Are you a worrier? What do you worry about … your health … the future … pleasing your boss? Perhaps you worry about stretching your money, your time, or losing your job. Or maybe you just worry because it’s a habit.
Statistics say that at least 95% of what one worries about never happens. So consider the amount of time spent worrying that could be used to reduce the “to do” list you’re worried about!
You know, humans are the only living beings that have the capacity to worry. Not only can we imagine the worst, but we can convert that image into physical symptoms. Dr. Charles Mayo said, “Worry affects the circulation, the heart, the glands, the whole nervous system, and profoundly affects the health.”
I read about a talented young woman who dreamed about becoming a doctor and how wonderful it would be to help people heal and save lives. She fantasized about the income she could earn doing what she would love doing. But then she began to worry. She worried about the amount of time it would take to become a doctor and how much it would cost. She vacillated between desire and doubt. As a result she never took the entrance exams and she never achieved her goal. But she did a really good job at dramatizing the old adage, “Worry is like a rocking chair that gives you something to do but doesn’t get you anywhere.” If this young woman had used the time she spent worrying to study for her entrance exams and to focus on a positive attitude, things may have come out differently for her.
Worry can be a habit as addictive as chemical abuse. It has no productive purpose or positive quality, and it always creates a negative, downward spiral. Yes, we can have legitimate, real concerns. When something arouses concern it gets our attention and makes us feel uneasy. But here’s how Webster’s Dictionary describes “worry”: “To strangle or choke, to annoy or bother.” Worry is the state of feeling anxious and uneasy about almost anything. It can be obsessive, irrational concern.
When we worry we can strangle the flow of ideas that could help us solve our concerns. It can choke off the flow of peace and well-being. Wayne Dyer remarked “The tragedy about worrying is that we immobilize ourselves in the present moment.”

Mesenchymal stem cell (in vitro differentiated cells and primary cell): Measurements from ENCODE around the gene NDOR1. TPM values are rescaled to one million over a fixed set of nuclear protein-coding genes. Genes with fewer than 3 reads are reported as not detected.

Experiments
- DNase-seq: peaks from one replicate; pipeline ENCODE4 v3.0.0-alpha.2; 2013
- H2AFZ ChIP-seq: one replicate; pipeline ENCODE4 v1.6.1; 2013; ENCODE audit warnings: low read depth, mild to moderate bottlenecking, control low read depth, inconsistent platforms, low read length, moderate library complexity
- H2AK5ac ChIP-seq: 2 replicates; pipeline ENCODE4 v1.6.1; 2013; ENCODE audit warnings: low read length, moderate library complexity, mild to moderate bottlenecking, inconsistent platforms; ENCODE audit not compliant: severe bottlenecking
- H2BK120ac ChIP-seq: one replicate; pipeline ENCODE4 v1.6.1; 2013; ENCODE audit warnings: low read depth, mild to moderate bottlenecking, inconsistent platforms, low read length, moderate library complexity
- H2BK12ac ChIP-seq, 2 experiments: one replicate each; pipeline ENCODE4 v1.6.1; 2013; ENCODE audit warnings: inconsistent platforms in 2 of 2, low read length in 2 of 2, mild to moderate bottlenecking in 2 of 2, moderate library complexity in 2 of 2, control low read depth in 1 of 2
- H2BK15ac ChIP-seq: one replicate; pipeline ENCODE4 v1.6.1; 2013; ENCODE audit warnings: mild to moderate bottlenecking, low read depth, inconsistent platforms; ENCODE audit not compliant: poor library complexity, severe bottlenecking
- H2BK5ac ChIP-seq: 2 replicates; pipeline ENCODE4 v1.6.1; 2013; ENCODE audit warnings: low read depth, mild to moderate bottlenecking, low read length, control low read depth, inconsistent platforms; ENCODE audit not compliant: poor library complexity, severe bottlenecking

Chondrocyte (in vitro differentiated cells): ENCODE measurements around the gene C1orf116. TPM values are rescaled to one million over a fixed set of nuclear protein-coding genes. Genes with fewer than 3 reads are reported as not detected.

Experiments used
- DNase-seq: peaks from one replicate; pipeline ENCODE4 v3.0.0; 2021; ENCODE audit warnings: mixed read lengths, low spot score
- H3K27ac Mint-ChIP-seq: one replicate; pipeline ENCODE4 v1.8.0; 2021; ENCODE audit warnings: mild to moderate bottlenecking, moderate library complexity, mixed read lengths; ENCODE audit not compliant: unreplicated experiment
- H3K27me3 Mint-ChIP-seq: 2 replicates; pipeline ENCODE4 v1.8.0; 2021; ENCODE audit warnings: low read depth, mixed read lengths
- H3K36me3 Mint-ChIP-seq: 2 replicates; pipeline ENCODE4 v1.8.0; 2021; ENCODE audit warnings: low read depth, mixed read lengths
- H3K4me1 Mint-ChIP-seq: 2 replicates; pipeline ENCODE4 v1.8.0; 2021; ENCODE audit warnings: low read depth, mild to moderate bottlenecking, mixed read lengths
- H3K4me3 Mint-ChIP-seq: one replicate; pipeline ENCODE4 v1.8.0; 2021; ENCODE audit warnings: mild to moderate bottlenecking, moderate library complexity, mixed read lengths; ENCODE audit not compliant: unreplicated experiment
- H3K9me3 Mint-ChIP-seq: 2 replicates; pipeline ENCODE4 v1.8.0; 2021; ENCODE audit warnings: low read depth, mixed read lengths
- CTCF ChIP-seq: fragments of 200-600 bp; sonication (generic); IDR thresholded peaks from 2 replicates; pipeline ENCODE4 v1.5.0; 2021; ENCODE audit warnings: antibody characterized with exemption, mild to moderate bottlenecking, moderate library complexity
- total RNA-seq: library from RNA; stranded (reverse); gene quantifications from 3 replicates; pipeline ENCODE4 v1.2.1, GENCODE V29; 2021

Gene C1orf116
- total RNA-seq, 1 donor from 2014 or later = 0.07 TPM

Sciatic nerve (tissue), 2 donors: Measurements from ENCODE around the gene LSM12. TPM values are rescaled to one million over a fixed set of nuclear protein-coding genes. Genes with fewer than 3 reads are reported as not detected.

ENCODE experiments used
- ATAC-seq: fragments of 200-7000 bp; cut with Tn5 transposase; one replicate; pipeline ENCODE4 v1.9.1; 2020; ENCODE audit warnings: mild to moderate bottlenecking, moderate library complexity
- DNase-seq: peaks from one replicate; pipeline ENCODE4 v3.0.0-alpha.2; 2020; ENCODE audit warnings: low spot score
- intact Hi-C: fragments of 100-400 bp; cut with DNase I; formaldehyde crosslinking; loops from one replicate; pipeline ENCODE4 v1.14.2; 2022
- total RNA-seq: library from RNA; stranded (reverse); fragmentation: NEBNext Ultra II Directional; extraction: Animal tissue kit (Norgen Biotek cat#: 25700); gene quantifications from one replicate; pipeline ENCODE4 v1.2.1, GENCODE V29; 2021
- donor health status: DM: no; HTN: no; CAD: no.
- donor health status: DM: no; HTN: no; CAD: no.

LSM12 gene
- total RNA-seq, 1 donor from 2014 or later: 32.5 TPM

You might think that worrying helps you prepare for a situation that might happen. But all it really does is glue you to the worst possible scenario. All it really does is strangle your peace of mind and your enjoyment of life.
There are two basic things that all worry has in common: First, you never worry about anything positive, do you? Secondly, worry is always generated by the imagination. So obviously, if you want to obliterate the worry habit you get to focus on what’s positive and use your imagination to create constructive, workable solutions to valid concerns.
The Dalai Lama has been quoted as saying, “If there is a solution to a problem there is no need to worry. And, if there is no solution there is no need to worry.”
Take time to notice your unhelpful thoughts. If you catch yourself saying things like, “He worries me to death,” or “I laid awake all night worrying”, or a zillion other expressions of worry-thought that does nothing more than magnify the possibility of a bad outcome, then practice stopping. Just stop. Stop and ask yourself, “Can I do anything about this right now? Is it even within my realm of influence to ever do anything about this?” If the answer is “no”, then why would you waste your precious time worrying? When you can do nothing about something but you insist on worrying about it, you don’t have a worry problem, you’re dealing with a control issue; an addictive demand that insists on something being the way you think it should be. Let it go. Surrender it. Give up the need to be right.
Something else you can do to overcome worry is to ask yourself what you would say to a friend or family member if they were saying the things you are saying with respect to worry, then take your own advice.
If you don’t already know the serenity prayer, it can be a big help when worry comes knocking at your door: “God grant me the serenity to accept the things I cannot change, courage to change the things I can, and wisdom to know the difference.”